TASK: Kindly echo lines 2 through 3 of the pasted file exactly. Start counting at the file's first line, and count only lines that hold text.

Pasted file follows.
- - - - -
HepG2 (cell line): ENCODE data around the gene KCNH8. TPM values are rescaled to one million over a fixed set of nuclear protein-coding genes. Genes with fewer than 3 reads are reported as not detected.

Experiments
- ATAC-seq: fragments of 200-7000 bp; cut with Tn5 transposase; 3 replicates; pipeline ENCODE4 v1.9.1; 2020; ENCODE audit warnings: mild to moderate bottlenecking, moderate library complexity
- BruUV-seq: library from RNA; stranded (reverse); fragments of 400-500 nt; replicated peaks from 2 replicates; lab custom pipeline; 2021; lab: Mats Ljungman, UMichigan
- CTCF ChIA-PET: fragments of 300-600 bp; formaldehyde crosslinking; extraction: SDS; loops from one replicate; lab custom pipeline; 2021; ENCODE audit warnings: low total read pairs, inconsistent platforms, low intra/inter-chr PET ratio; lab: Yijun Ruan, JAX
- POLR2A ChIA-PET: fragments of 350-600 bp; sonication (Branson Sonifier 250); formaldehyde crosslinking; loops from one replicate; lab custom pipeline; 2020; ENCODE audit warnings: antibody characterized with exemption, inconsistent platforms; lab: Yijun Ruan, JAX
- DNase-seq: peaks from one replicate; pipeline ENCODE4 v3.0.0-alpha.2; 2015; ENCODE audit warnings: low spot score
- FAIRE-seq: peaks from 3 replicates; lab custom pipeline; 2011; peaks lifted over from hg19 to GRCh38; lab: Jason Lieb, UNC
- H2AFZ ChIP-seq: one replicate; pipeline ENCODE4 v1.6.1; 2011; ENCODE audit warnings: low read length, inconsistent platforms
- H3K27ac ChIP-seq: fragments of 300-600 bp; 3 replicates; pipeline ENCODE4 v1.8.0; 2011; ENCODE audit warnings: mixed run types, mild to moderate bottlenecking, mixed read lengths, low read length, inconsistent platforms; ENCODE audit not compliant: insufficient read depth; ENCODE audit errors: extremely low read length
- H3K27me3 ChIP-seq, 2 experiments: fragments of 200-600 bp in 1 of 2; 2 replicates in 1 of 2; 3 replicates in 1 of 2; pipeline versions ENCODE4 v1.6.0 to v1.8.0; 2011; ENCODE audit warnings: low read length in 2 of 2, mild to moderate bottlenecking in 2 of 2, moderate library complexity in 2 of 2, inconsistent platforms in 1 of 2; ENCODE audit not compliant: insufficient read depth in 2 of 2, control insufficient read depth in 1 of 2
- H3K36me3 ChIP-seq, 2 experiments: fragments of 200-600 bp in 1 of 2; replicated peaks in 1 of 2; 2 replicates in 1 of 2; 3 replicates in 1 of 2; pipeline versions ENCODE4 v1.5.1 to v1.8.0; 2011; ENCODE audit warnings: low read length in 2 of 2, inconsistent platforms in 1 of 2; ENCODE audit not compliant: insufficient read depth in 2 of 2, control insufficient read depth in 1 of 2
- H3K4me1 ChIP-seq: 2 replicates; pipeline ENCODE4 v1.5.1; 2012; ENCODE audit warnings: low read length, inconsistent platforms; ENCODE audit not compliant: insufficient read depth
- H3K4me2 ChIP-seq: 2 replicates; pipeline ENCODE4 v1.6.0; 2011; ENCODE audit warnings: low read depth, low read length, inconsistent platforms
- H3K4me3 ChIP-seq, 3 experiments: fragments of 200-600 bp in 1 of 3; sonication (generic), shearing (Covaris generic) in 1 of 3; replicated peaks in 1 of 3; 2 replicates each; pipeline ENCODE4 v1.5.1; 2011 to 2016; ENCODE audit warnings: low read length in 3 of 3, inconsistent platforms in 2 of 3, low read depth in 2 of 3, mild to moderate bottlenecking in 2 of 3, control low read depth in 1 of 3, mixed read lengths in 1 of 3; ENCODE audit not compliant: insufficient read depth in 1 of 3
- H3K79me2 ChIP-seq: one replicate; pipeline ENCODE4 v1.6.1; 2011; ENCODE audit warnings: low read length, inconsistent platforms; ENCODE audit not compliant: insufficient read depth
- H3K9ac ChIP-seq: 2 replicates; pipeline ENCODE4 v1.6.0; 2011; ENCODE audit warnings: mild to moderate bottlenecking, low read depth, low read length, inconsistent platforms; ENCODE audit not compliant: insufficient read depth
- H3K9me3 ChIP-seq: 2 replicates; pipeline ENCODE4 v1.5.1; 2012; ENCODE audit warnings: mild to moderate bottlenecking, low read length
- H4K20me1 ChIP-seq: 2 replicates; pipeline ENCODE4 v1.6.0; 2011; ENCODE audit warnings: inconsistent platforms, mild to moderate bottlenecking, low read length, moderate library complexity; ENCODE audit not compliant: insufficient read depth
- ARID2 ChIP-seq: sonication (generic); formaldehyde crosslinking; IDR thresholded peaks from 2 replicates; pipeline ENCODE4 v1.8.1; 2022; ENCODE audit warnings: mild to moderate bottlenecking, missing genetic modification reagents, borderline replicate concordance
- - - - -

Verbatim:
Experiments
- ATAC-seq: fragments of 200-7000 bp; cut with Tn5 transposase; 3 replicates; pipeline ENCODE4 v1.9.1; 2020; ENCODE audit warnings: mild to moderate bottlenecking, moderate library complexity